Sunday, August 14, 2011

Impressions: Reversing: Secrets of Reverse Engineering

I took a lot of notes while reading Reversing: Secrets of Reverse Engineering (RSORE) by Eldad Eilam, but I didn't read enough of the book to qualify in my opinion to write a true review. What I did read, though, was awesome. RSORE is very well written, clear, interesting, and features high production value and quality. Although Wiley published the book in 2005, I believe it's as relevant now as it was six years ago. In fact, I recommend pairing it with IDA Pro, 2nd Ed for a one-two RE punch.

The introduction part provided sound foundations, great coverage of low-level concepts, a helpful overview of the Win32 environment (albeit with a 32 bit focus) and a quick tools discussion.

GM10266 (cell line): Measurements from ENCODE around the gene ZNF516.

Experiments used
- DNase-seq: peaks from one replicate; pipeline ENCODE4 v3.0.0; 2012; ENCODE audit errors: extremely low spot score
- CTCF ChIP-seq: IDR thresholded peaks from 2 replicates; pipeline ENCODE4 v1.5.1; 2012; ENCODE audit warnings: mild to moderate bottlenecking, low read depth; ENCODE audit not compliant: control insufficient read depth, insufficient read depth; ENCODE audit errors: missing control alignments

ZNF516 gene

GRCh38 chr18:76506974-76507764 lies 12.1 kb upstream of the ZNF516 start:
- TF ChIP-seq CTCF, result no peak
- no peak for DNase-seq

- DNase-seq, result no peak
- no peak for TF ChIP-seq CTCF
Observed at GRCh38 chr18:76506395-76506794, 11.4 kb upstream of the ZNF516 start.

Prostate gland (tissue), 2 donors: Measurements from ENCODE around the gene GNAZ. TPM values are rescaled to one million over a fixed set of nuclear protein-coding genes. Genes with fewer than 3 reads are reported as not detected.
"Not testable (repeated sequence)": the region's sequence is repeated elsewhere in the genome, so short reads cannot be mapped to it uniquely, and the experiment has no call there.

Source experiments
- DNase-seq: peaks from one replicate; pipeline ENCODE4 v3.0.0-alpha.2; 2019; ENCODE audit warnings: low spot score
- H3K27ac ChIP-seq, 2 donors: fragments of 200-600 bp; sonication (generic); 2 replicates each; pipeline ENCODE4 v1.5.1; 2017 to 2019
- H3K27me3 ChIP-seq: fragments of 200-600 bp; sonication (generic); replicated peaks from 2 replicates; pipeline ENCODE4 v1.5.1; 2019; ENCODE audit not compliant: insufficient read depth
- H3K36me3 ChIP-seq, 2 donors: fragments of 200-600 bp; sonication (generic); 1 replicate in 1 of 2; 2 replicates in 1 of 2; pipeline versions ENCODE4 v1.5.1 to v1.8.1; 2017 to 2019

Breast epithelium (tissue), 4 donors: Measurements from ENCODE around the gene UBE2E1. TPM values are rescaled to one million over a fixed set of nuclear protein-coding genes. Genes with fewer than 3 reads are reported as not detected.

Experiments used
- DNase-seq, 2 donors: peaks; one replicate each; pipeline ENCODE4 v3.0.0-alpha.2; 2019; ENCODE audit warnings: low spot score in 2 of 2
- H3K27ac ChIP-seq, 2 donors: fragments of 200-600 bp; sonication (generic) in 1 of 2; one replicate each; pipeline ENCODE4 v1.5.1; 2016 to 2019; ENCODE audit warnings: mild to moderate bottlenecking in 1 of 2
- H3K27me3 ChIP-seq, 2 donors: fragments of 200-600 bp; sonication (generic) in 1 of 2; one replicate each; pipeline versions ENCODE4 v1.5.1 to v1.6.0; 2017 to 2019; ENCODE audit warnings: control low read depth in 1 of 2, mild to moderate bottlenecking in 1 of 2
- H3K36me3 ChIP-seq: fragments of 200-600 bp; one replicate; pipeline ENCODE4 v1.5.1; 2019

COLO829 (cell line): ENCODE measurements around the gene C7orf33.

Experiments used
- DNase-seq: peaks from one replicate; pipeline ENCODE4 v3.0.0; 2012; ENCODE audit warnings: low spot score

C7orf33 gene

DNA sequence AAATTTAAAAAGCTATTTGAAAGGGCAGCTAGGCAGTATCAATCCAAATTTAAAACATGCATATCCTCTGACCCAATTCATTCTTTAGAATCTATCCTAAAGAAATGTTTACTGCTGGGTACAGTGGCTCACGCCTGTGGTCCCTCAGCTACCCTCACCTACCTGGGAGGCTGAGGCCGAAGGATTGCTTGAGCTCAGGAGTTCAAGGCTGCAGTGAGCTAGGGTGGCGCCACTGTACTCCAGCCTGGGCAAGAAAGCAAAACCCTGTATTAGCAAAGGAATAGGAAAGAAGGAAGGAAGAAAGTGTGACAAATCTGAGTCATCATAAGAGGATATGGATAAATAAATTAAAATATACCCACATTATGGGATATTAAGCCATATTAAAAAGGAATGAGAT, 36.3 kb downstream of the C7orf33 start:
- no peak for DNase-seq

The applied engineering part includes hunting for undocumented (as of 2005) native Windows APIs, analyzing the file format of an encryption program, auditing the vulnerability in idq.dll exploited by Code Red, and reversing a backdoor that communicates via IRC.

The cracking part featured solid references to legal precedents, academic papers, and books, then discussed copy protection, DRM, and anti-piracy concepts, followed by anti-reversing measures and cracking learning-tool "crackmes."

The final part described reversing .NET and decompilation.

Overall the book appears very strong and I recommend it based on the material I did read.

No comments: